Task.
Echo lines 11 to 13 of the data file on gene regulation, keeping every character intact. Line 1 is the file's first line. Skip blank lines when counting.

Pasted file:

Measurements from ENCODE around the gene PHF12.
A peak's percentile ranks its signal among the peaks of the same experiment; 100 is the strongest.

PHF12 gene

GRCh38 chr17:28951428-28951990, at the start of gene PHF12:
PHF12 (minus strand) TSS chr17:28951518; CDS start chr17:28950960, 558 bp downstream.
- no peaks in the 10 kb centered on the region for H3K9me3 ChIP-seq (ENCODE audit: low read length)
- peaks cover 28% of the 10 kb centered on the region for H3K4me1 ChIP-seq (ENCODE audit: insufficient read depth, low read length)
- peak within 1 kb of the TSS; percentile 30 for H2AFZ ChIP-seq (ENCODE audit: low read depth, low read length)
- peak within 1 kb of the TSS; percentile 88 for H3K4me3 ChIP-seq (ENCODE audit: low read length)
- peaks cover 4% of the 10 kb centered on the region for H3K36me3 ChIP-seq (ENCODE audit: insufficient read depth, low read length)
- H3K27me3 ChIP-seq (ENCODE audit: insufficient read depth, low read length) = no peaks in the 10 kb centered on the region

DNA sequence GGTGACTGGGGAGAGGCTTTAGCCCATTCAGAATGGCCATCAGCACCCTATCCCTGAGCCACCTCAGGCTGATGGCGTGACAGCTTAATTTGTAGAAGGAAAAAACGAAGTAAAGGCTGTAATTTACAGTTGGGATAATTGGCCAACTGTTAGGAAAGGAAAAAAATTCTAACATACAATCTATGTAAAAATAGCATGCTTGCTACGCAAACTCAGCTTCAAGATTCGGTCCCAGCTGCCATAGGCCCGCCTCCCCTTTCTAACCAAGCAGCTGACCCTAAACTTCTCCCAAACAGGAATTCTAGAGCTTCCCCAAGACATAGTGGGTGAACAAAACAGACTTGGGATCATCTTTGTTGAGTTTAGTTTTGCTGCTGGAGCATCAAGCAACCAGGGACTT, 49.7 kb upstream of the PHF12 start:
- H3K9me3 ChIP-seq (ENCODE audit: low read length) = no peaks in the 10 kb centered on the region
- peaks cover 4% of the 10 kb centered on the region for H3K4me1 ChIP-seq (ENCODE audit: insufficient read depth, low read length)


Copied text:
- H3K27me3 ChIP-seq (ENCODE audit: insufficient read depth, low read length) = no peaks in the 10 kb centered on the region

DNA sequence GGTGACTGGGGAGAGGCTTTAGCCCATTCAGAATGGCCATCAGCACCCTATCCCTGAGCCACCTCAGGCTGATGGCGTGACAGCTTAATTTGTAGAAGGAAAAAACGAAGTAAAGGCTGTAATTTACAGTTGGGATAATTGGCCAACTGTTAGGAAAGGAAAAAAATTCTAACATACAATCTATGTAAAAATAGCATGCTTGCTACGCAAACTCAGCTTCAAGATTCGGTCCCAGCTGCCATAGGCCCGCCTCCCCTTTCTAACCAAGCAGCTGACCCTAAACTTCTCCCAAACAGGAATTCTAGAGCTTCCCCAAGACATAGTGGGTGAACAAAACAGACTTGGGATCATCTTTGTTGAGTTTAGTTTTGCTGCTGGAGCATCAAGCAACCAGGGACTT, 49.7 kb upstream of the PHF12 start:
- H3K9me3 ChIP-seq (ENCODE audit: low read length) = no peaks in the 10 kb centered on the region